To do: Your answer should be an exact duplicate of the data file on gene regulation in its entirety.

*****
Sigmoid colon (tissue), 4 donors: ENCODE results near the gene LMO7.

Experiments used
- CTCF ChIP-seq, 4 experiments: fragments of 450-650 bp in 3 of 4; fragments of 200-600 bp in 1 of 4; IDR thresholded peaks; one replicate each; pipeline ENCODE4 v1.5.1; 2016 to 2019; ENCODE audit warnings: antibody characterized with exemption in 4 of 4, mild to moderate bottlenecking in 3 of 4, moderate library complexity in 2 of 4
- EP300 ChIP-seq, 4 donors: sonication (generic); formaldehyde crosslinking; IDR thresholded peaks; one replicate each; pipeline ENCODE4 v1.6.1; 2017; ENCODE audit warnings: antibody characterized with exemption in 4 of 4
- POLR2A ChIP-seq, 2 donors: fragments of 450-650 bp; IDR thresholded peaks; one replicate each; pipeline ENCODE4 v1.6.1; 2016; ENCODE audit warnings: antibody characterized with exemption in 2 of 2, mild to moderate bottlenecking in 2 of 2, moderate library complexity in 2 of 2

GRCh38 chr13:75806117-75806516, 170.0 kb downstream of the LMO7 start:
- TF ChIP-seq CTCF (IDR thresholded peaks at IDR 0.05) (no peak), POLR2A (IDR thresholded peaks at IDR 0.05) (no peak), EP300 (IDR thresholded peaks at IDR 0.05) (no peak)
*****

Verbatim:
Sigmoid colon (tissue), 4 donors: ENCODE results near the gene LMO7.

Experiments used
- CTCF ChIP-seq, 4 experiments: fragments of 450-650 bp in 3 of 4; fragments of 200-600 bp in 1 of 4; IDR thresholded peaks; one replicate each; pipeline ENCODE4 v1.5.1; 2016 to 2019; ENCODE audit warnings: antibody characterized with exemption in 4 of 4, mild to moderate bottlenecking in 3 of 4, moderate library complexity in 2 of 4
- EP300 ChIP-seq, 4 donors: sonication (generic); formaldehyde crosslinking; IDR thresholded peaks; one replicate each; pipeline ENCODE4 v1.6.1; 2017; ENCODE audit warnings: antibody characterized with exemption in 4 of 4
- POLR2A ChIP-seq, 2 donors: fragments of 450-650 bp; IDR thresholded peaks; one replicate each; pipeline ENCODE4 v1.6.1; 2016; ENCODE audit warnings: antibody characterized with exemption in 2 of 2, mild to moderate bottlenecking in 2 of 2, moderate library complexity in 2 of 2

GRCh38 chr13:75806117-75806516, 170.0 kb downstream of the LMO7 start:
- TF ChIP-seq CTCF (IDR thresholded peaks at IDR 0.05) (no peak), POLR2A (IDR thresholded peaks at IDR 0.05) (no peak), EP300 (IDR thresholded peaks at IDR 0.05) (no peak)